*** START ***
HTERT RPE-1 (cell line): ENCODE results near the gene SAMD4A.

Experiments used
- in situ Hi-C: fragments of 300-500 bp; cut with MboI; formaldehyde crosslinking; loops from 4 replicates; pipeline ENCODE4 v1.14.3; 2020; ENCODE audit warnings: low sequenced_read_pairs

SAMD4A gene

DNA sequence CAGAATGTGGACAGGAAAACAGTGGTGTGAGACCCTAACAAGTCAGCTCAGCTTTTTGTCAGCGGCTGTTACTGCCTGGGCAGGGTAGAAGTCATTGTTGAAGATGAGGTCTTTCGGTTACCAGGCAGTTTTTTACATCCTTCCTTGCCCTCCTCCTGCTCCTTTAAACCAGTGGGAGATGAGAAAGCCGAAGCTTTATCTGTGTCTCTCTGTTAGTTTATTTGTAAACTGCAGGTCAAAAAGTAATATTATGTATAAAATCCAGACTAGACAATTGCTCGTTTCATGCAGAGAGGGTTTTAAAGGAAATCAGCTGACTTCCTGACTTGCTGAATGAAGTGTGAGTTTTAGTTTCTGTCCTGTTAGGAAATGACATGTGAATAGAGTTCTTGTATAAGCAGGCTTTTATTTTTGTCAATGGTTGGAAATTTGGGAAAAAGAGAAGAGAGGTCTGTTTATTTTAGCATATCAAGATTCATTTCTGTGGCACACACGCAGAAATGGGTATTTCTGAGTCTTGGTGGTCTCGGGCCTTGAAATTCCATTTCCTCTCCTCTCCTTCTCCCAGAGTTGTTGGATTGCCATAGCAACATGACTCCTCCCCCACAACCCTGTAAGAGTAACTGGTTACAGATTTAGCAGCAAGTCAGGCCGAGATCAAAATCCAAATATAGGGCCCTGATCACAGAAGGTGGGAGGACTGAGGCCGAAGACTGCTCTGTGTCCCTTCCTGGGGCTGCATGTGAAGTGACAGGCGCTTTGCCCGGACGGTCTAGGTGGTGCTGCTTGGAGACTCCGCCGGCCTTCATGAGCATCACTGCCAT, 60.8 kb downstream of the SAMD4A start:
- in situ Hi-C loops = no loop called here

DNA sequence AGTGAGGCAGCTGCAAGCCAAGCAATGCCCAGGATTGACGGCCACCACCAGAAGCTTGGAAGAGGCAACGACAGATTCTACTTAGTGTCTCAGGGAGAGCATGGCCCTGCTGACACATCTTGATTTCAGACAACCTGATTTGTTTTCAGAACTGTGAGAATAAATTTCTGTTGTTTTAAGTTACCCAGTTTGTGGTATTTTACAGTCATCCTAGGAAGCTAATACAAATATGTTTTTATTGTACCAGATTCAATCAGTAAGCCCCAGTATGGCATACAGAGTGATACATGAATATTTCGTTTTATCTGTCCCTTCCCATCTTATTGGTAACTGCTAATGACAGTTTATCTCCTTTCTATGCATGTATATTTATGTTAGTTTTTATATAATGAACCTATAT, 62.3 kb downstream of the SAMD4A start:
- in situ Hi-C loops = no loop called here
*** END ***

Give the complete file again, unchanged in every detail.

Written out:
HTERT RPE-1 (cell line): ENCODE results near the gene SAMD4A.

Experiments used
- in situ Hi-C: fragments of 300-500 bp; cut with MboI; formaldehyde crosslinking; loops from 4 replicates; pipeline ENCODE4 v1.14.3; 2020; ENCODE audit warnings: low sequenced_read_pairs

SAMD4A gene

DNA sequence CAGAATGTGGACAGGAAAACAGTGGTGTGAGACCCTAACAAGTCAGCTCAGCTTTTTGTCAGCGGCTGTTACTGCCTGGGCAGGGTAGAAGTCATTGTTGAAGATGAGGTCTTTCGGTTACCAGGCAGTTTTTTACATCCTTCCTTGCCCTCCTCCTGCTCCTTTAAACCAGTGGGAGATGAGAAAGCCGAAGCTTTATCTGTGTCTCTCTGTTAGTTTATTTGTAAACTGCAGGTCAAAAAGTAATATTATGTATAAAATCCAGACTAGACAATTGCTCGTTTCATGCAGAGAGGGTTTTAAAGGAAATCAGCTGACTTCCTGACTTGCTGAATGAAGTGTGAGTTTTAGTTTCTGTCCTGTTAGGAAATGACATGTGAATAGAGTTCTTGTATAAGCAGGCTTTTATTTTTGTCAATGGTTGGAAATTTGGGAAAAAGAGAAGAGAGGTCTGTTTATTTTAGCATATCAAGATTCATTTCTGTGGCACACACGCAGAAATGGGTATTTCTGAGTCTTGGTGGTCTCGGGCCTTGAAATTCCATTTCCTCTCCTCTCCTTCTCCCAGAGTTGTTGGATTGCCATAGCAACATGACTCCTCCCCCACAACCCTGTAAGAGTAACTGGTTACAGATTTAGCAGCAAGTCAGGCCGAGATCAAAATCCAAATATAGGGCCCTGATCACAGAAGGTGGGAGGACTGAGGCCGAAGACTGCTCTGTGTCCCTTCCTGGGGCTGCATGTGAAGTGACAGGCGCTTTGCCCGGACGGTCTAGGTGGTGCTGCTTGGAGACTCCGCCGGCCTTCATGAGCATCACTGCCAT, 60.8 kb downstream of the SAMD4A start:
- in situ Hi-C loops = no loop called here

DNA sequence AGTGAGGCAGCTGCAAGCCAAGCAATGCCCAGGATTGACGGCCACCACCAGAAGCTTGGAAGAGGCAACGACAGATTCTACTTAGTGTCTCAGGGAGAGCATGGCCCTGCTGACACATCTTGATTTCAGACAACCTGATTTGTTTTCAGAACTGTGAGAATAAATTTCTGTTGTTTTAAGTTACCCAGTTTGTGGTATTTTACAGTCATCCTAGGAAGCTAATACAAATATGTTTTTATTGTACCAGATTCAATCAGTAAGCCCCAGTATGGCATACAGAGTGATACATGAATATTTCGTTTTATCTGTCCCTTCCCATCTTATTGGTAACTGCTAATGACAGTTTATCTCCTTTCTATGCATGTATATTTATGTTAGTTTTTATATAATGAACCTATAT, 62.3 kb downstream of the SAMD4A start:
- in situ Hi-C loops = no loop called here